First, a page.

A new study identifies a novel molecule that prevents the symptoms associated with allergen-induced asthma; © spflaum/panthermedia.net
Study identifies a novel molecule that prevents the symptoms associated with allergen-induced asthma.
A new study carried out by researchers at Sanford-Burnham Medical Research Institute (Sanford-Burnham), the Max Planck Institute for Colloids and Interfaces (Germany), the Free University of Berlin (Germany), UC San Diego, and Shinshu University (Japan) has identified a novel molecule that prevents T-cells from orchestrating asthma brought on by allergens. The findings show promise for a new potent therapeutic agent to treat asthma, a chronic disease affecting more than 25 million Americans.
“We have identified a synthetic molecule, a sulfate monosaccharide, that inhibits the signal that recruits T-cells to the lungs to start an asthma attack,” said Minoru Fukuda, Ph.D., adjunct professor in the Tumor Microenvironment and Metastasis Program at Sanford-Burnham. “The molecule substantially lessened asthma symptoms such as inflammation, mucus production, and airway constriction.”
The study, performed in mouse models for asthma research, showed that the synthetic sulfate monosaccharide blocks the interaction between chemokine CCL20 – a T-cell signaling protein – and heparin sulfate, a molecule that protects and immobilizes CCL20 on epithelial cells in the lung. Blocking this interaction stalled the recruitment of the T-cells that trigger inflammation. The favorable results were achieved when the novel molecule was administered intravenously as well as by inhalation.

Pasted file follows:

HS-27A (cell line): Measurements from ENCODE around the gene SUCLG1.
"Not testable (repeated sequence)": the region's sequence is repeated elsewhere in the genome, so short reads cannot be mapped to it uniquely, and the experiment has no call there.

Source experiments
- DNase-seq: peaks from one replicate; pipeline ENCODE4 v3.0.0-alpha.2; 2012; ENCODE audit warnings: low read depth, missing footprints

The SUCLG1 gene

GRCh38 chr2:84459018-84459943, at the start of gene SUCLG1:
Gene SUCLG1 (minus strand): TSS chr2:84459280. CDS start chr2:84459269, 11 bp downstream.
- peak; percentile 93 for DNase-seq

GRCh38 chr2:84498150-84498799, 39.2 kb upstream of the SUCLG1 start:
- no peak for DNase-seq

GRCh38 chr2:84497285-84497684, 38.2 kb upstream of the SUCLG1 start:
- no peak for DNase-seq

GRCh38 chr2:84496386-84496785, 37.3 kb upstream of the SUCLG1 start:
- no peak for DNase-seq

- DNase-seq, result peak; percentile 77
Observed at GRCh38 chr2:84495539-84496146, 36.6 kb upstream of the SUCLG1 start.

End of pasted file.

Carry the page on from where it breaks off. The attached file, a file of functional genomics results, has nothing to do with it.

Although billions of dollars are spent every year on asthma medication, asthma still accounts for one quarter of all emergency room visits in the U.S. each year (~1.75 million ER visits). And, asthma is on the rise. Since 1980, asthma death rates overall have increased more than 50 percent among all genders, age groups, and ethnic groups. The death rate for children under 19 years old has increased by nearly 80 percent since 1980.
“There is currently no cure for asthma, and asthma control remains elusive for many patients, so there is still a need for research to find new therapies,” says Mike Tringale, senior vice president at the Asthma and Allergy Foundation of America (AAFA), a national asthma patient organization that has declared May National Asthma Awareness Month.
“Pulmonary inhalation of this new molecule may help reduce asthma symptoms by suppressing chemokine-mediated inflammatory responses,” said Fukuda. We look forward to the further development of the molecule to treat the millions of people who suffer from this chronic disease.”
MEDICA.de; Source: Sanford Burnham Medical Research Institute